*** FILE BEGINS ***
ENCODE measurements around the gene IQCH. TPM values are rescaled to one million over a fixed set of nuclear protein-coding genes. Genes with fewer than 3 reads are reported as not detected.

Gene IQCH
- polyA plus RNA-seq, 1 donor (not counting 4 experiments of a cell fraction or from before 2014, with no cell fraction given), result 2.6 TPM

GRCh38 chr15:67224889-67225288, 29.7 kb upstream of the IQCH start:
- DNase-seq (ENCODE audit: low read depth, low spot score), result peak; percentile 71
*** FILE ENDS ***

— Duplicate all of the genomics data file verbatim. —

ENCODE measurements around the gene IQCH. TPM values are rescaled to one million over a fixed set of nuclear protein-coding genes. Genes with fewer than 3 reads are reported as not detected.

Gene IQCH
- polyA plus RNA-seq, 1 donor (not counting 4 experiments of a cell fraction or from before 2014, with no cell fraction given), result 2.6 TPM

GRCh38 chr15:67224889-67225288, 29.7 kb upstream of the IQCH start:
- DNase-seq (ENCODE audit: low read depth, low spot score), result peak; percentile 71